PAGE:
Our latest poll asks what it takes to be an entrepreneur today – is technology key to success or are other factors just as important?

Our final Entrepreneurship Matters session saw Lisa Bridgett, Global Director of Sales and Marketing at NET-A-PORTER, talk about how the online retailer combines technology and creativity to preserve its entrepreneurial environment.

From the start, its focus on technology has been intrinsic to NET-A-PORTER and its success; its digital footprint stretches across mobile apps and social media, as well as its ‘traditional’ site. A new social shopping experience is in beta testing, and, according to Lisa, nurturing people with coding expertise is one of the key priorities of the company.

But Lisa also talked about how the influence of Natalie Massenet, NET-A-PORTER’s founder, is felt across the company, from the interns up to the directors. Apparently she walks the floor of their vast, open-plan HQ atop Westfield Shepherd’s Bush shopping centre, sharing her passion, creativity and willingness to explore new ideas, encouraging staff to think and work innovatively. And the technology focus is backed up by traditional values. Customer relationships are paramount, and there is a large customer service team ready to advise and take orders by telephone.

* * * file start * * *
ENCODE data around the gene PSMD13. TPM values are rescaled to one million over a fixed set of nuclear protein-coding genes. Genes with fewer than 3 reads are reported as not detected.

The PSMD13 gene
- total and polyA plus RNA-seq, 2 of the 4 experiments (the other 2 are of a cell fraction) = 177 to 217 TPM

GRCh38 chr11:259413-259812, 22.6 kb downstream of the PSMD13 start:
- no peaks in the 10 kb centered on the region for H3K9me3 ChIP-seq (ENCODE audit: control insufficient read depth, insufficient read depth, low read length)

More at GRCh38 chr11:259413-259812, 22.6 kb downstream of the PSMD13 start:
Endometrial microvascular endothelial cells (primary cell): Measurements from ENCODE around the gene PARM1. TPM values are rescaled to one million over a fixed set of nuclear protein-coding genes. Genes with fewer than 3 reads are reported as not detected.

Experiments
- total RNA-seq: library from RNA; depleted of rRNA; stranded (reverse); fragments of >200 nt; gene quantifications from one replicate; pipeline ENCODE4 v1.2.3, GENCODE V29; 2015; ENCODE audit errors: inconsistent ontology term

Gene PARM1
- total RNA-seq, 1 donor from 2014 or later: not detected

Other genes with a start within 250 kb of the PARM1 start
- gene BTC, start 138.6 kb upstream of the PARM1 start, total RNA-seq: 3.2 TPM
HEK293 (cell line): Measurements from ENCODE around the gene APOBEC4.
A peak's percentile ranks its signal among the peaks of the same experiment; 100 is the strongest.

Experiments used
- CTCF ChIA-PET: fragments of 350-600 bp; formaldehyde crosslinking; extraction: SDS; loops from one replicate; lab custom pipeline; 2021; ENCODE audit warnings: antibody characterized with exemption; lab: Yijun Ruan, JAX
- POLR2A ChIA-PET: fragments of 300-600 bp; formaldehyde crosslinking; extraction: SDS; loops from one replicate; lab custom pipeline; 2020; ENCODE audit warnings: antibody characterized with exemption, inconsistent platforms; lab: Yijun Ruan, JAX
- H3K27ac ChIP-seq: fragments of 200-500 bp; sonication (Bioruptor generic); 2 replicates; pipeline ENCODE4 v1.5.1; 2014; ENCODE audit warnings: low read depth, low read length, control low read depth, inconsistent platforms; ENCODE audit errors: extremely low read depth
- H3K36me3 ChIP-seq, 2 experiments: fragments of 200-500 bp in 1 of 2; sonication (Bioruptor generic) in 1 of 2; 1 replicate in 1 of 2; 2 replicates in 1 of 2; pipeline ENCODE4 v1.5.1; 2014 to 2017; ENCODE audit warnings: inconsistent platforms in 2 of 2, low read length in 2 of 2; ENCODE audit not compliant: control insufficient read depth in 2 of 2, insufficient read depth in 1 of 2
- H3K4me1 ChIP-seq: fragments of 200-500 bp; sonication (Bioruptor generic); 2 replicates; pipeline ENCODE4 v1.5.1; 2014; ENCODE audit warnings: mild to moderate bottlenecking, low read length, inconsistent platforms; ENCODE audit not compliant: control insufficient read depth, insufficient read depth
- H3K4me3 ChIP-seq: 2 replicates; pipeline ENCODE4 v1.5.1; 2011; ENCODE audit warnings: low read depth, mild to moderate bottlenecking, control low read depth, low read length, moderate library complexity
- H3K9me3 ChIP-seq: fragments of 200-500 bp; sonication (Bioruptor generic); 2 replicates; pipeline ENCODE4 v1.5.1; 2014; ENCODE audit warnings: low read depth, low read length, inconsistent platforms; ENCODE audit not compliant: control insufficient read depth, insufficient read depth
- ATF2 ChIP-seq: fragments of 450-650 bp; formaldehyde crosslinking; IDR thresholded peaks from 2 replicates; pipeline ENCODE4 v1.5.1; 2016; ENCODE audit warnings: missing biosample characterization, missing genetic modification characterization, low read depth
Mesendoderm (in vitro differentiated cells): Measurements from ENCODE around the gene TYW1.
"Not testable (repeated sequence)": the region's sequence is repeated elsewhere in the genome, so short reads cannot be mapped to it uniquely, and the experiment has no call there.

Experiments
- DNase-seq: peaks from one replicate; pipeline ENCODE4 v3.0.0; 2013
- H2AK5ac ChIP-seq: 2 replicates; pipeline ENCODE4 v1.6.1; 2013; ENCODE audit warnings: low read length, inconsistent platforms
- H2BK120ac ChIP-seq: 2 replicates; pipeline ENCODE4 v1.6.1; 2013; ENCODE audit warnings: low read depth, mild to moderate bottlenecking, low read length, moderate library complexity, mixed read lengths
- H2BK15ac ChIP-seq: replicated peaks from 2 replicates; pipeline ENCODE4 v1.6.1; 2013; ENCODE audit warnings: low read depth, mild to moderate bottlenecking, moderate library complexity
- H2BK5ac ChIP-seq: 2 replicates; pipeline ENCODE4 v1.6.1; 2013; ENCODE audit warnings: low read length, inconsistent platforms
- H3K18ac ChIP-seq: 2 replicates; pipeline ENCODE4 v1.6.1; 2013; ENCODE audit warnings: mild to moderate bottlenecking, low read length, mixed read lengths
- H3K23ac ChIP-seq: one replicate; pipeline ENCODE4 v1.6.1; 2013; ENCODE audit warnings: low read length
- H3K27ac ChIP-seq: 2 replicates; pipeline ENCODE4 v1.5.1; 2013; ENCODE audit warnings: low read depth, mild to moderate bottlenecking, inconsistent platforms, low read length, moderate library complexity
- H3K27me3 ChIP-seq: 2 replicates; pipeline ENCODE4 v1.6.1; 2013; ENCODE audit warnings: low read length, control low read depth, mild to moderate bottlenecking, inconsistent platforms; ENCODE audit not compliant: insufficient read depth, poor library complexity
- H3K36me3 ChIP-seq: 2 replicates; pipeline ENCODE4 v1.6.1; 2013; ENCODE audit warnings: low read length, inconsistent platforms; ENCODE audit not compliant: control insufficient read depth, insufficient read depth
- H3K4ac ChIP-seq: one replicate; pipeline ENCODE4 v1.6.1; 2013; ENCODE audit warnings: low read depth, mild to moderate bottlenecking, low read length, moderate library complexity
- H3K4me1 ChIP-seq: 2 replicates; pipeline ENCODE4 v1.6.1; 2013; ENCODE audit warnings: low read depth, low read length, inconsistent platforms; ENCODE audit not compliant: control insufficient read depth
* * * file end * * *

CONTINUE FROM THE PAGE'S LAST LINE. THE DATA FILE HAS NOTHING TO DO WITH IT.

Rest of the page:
So what is the key to entrepreneurial success?

Is technology essential for entrepreneurial success today?

Technology companies dominate the public perception of successful start-ups. Ask people to name a successful start-up from the last few years and chances are they’d come back with Apple (despite it being well out of its start-up phase) or one of the ‘unicorns’ (start-ups with a valuation of $1 billion) that hail from Silicon Valley, like Uber, AirBnB or Dropbox.

While these companies clearly do not represent the vast majority of entrepreneurs, the technologies they’ve created have had a huge impact on entrepreneurship around the world (as LSE Entrepreneurship’s director described at the unit’s launch – read about it in this post). The high-profile tech start-ups facilitate smaller scale entrepreneurship by creating accessible online marketplaces (the App Store, Etsy, ebay), payment systems (Bitcoin, Paypal) and office infrastructure (Dropbox, Skype). It means one person with a PC and a credit card can start a business.

Yet, if you google ‘successful entrepreneur’ the many thousands of articles about that topic rarely focus on technological prowess. There’s a lot more about personal traits like tenacity, willingness to fail and problem-solving, as well as advice on building customer relationships, pitching confidently and closing initial sales.

Is this because technology’s not as important as these other factors, or is it because today technology is so ubiquitous it’s not worth mentioning?

So what do you think? Is technology essential for entrepreneurial success today? Vote now in our latest poll!

Sara Feast is Communications and Events Officer at LSE Entrepreneurship.